The AL-31FN turbofan on offer was 47 millimetres shorter and its weight is almost 300 kilograms lighter than the R-29B-300 turbojet, while fuel consumption was 17 percent lower. The AL-31 variant used by India’s Su-30MKI was the AL-31FP. Work to develop a variant of the AL-31 for the MiG-23/27 had been ongoing since 2003, indicating Russia may have been planning to offer swept wing fighters with improved engines for export and possibly even to bring some into service in its own fleet. Flight tests of the modernised MiG-27M No. 115 were carried out from December 2007 to February 2008. The enhanced fighter demonstrated the ability to reach angles of attack up to 22 degrees and showed a 22-27% increase to combat efficiency. Russian sources also indicated that a modification to the MiG-27’s air intakes to better accommodate the AL-31 could allow the fighter to supercruise – to sustain supersonic flight without using engine afterburners – which was an important feature of fifth and some ‘4+ generation’ fighters such as the F-22 and Su-35. Very few single engine fighters have yet to achieve this capability today.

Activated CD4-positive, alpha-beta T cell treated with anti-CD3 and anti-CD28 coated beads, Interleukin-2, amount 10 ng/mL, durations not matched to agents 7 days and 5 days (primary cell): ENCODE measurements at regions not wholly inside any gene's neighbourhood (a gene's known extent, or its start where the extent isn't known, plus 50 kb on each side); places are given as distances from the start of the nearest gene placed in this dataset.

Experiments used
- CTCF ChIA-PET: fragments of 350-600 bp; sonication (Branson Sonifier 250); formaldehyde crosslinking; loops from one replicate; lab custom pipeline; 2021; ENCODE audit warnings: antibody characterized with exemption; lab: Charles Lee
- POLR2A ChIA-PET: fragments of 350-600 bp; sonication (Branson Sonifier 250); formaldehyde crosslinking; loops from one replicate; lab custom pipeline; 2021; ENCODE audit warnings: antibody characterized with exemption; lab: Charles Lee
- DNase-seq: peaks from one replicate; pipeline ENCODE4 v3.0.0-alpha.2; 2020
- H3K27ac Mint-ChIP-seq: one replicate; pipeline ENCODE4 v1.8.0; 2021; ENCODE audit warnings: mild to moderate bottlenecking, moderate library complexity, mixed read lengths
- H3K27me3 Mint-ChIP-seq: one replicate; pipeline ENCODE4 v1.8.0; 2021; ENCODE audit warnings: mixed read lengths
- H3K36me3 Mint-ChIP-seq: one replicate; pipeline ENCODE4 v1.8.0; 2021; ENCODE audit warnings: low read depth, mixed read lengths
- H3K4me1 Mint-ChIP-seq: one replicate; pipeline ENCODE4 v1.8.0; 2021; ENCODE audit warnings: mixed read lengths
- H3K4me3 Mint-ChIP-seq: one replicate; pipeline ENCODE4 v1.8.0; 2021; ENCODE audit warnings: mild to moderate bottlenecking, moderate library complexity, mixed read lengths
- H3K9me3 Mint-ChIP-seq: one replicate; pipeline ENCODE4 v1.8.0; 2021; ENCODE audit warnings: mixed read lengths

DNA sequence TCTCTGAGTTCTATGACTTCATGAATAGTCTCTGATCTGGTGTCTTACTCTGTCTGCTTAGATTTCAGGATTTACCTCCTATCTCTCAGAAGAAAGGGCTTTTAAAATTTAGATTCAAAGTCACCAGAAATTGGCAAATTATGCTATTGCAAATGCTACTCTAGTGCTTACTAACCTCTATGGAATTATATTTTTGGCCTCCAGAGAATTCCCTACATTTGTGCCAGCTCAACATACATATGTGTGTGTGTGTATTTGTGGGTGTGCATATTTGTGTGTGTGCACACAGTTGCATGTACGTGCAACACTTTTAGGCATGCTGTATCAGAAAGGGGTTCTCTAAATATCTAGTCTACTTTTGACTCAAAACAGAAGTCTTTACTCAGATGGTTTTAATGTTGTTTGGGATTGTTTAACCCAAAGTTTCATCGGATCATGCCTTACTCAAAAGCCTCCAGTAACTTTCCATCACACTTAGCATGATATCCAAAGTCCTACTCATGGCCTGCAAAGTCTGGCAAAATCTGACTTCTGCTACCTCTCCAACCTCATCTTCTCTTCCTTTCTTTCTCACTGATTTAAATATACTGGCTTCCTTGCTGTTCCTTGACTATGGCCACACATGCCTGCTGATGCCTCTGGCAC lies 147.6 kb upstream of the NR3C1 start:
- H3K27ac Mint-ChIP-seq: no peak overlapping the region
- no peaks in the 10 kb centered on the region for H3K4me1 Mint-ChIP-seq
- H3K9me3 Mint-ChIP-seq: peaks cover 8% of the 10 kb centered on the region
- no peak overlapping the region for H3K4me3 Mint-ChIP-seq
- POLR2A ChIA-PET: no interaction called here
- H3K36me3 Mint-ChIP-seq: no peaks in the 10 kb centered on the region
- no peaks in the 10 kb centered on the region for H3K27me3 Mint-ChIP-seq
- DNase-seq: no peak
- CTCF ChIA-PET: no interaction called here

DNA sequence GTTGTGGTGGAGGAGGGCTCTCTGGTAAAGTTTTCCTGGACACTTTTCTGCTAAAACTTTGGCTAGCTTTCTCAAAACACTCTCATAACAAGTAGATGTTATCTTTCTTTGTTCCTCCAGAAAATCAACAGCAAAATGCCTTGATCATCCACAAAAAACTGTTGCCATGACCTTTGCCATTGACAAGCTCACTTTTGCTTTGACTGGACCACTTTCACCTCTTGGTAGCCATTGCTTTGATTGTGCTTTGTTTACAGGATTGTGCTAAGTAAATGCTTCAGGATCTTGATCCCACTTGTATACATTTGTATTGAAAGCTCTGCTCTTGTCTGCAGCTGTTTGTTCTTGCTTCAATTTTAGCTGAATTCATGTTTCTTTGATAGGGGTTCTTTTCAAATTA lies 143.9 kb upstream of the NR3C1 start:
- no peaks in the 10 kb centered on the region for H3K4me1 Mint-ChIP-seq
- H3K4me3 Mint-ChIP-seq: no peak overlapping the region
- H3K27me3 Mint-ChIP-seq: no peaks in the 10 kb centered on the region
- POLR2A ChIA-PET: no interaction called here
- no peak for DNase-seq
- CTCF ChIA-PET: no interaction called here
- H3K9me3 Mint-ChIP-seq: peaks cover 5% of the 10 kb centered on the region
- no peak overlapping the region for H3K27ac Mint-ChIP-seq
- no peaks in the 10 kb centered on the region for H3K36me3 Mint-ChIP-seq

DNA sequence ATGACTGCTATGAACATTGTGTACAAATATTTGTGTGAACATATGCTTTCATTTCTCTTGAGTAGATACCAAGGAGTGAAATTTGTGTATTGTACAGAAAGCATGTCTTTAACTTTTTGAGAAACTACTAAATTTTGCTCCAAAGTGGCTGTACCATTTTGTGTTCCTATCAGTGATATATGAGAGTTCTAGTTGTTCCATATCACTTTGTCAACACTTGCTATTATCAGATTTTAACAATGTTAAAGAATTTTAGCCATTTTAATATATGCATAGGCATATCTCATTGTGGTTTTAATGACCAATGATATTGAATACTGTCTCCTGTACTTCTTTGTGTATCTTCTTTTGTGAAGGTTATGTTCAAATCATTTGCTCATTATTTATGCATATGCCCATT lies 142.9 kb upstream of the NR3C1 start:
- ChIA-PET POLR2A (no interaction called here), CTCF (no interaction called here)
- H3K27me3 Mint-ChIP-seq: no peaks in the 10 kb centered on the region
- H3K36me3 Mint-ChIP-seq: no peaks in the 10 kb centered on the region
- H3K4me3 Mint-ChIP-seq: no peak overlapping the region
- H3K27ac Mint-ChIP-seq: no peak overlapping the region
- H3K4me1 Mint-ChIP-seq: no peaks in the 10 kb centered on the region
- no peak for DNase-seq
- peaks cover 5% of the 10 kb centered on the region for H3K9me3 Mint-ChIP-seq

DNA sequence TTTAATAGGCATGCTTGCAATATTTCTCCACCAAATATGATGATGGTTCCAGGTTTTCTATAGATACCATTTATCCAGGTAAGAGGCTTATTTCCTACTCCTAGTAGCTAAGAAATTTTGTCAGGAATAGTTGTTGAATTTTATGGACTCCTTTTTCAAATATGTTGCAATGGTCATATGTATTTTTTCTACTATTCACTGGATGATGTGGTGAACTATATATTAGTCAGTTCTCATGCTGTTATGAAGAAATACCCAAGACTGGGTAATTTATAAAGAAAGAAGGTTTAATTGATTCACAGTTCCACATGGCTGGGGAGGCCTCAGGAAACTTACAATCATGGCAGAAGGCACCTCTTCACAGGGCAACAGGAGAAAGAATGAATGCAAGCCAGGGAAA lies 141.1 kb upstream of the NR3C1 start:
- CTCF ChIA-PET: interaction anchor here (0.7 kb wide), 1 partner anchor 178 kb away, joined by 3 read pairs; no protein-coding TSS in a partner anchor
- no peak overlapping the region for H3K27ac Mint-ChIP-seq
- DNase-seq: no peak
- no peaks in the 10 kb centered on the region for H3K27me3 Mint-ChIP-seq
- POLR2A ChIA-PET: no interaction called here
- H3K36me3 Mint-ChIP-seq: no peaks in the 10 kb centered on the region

With India already having experience assembling the MiG-27, Russia offered to provide support to reopen production lines for a much improved variant of the fighter. Its primary attraction was that it would have been cheaper and less maintenance intensive than the heavier MiG-35 which was also on offer. An option was also included to integrate a version of the Platan sighting system used by the Su-34 strike fighter, which would have aided precision strike capabilities significantly. India ultimately did not invest in further modernisation of the MiG-27, and cancelled the tender for new lightweight fighters entirely to instead further develop its indigenous Tejas fighter and possibly in future to acquire MiG-35s from Russia. Although the MiG-23/27 had considerable potential to incorporate upgrades, the collapse of the Soviet Union and contraction of the Russian economy, combined with the availability of the MiG-29 which was in most cases not prohibitively more expensive, meant that this potential was never exploited beyond various prototypes.